Together with the Smithsonian Institution Traveling Exhibition Service, the Smithsonian's National Museum of American History has opened an exhibition of photography exploring the Emergency...

Together with the Smithsonian Institution Traveling Exhibition Service, the Smithsonian’s National Museum of American History has opened an exhibition of photography exploring the Emergency Farm Labor Program.

The program issued 4.6 million short-term labor contracts between 1942 and 1964 to bring some 2 million individual Mexican workers into the United States.


More familiarly known as the Bracero Program ― the term derived from the Spanish word used in Mexico to mean laborer or farmhand ― the Emergency Farm Labor Program is the largest guest-worker program in U.S. history. It affected the business of farming, immigration patterns and organized labor in the United States.

Entitled “Bittersweet Harvest: The Bracero Program, 1942-1964”, the exhibition explores the braceros’ challenges and opportunities in the United States and Mexico. The exhibition includes 15 free-standing banners featuring photographs by Leonard Nadel, a photographer who documented the harsh reality of bracero life in 1956. Nadel’s photos inspired “Bittersweet Harvest,” which includes 16 of his original black-and-white prints and a slide show with an additional 170 images.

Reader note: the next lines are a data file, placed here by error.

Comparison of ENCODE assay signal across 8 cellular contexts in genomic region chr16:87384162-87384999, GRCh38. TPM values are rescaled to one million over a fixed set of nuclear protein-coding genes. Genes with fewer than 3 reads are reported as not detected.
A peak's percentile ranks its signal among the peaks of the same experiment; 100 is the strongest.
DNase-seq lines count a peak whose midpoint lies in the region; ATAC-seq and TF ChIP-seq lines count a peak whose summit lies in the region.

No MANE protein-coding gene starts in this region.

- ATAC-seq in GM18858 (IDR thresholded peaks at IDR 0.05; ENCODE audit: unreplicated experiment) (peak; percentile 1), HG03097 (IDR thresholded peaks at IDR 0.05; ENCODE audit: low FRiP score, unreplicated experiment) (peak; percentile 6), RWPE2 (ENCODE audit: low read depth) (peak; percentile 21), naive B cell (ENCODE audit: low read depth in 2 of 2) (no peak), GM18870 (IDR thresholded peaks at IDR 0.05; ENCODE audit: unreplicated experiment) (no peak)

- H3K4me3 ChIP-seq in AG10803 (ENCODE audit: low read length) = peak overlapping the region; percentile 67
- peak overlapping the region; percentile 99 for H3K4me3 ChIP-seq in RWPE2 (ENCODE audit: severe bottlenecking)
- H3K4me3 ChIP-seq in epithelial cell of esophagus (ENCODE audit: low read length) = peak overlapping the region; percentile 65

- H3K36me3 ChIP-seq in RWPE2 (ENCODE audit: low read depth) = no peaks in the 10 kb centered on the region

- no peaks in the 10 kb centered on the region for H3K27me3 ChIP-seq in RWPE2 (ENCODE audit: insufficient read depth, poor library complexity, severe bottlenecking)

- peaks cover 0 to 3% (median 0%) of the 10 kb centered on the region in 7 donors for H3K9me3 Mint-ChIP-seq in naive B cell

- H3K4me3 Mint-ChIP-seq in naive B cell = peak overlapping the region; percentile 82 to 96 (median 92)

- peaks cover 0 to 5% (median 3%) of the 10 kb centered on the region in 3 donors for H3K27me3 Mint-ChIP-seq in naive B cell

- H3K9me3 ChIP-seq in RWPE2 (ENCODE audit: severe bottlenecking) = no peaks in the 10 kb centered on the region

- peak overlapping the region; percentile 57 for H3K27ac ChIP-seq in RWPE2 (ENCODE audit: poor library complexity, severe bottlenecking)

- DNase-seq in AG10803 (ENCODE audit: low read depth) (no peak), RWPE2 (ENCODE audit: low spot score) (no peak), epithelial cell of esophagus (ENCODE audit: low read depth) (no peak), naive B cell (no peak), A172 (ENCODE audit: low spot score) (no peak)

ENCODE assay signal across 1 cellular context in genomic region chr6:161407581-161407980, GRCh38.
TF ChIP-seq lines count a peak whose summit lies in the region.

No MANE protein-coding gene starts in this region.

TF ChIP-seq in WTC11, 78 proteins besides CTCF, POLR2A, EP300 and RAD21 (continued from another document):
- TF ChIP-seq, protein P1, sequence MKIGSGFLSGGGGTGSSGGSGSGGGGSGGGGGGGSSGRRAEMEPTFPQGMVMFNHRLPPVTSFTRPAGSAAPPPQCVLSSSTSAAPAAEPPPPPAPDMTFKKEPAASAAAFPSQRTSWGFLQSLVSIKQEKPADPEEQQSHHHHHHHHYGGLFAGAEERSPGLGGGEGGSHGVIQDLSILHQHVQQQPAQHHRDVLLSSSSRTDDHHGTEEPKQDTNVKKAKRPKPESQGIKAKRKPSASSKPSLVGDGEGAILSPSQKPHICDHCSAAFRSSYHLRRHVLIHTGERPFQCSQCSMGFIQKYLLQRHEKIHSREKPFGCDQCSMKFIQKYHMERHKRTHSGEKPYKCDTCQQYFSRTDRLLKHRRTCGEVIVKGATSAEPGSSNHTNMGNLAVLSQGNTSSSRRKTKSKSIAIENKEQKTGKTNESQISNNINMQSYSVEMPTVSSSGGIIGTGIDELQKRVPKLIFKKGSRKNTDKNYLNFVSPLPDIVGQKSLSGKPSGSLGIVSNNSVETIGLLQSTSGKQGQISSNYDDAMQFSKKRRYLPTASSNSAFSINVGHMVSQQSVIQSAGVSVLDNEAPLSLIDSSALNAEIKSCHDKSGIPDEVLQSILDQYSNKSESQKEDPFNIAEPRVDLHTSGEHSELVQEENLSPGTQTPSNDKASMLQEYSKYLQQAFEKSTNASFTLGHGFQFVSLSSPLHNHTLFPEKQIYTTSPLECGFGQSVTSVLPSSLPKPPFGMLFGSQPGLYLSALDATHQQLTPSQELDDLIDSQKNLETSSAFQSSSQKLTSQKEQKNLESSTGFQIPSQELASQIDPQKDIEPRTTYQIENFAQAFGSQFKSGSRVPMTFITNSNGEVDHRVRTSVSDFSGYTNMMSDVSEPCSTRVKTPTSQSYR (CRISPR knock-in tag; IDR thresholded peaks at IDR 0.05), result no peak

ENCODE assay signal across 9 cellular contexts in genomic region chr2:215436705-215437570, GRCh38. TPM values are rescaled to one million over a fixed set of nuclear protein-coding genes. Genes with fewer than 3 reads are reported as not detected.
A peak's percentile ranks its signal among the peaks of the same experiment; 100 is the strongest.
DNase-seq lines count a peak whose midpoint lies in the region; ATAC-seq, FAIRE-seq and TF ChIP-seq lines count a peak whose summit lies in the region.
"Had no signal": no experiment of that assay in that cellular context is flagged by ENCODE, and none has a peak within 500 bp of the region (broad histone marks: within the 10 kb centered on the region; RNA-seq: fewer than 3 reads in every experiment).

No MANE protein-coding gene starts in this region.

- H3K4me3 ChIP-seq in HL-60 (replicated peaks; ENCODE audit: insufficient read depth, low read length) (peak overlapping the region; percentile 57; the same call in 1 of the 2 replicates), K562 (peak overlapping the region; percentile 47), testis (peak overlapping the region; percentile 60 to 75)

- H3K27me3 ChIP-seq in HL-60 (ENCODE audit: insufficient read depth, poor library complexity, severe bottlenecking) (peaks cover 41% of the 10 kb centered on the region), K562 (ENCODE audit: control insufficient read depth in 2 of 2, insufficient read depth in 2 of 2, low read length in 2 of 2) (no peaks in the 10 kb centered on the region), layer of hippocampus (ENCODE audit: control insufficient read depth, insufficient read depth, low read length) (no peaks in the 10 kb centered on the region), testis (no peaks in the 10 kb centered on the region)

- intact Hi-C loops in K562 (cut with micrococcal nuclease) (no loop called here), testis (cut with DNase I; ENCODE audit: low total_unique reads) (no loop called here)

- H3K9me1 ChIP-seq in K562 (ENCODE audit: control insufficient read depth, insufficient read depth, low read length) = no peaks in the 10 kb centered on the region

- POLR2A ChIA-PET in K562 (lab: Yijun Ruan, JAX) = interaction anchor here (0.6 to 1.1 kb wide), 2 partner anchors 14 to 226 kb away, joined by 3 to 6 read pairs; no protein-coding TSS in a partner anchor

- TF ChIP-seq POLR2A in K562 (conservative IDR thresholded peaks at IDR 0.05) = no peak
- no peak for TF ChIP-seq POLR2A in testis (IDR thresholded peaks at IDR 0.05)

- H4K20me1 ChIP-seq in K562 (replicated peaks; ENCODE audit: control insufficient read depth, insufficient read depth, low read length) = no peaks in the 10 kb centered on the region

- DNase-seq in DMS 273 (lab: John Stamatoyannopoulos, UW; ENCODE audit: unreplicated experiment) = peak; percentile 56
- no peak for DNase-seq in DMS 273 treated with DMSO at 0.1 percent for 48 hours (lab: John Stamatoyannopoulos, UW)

Braceros cross the Mexico-U.S. border, walking across the bridge from Reynosa, Mexico to Hidalgo, Texas. Photo by Leonard Nadel, 1956. Courtesy National Museum of American History

Braceros cross the Mexico-U.S. border, walking across the bridge from Reynosa, Mexico to Hidalgo, Texas. Photo by Leonard Nadel, 1956. Courtesy National Museum of American History

“This exhibition allows us to explore complex issues of race, class, community and national origin while highlighting the irrefutable contributions by Mexican Americans to American society,” says Brent D. Glass, director of the museum. “‘Bittersweet Harvest’ is a unique opportunity to showcase an important but overlooked chapter in American history.”

The display features objects collected from individual braceros and their families and from a former bracero labor camp. Among the dozen objects are a bunk bed from the Danenberg Labor Camp in El Centro, California; a well-worn hat from the family of Savas Zahvala Castro; a short-handled hoe and other tools collected in California’s Coachella Valley; and a radio.

An audio station in the exhibition presents 12 excerpts from oral-history interviews in which braceros, family members, growers and others tell their stories. The Bracero History Project has collected more than 700 such interviews.

“Bittersweet Harvest” features bilingual labels and bilingual gallery facilitators will lead tours and activities.

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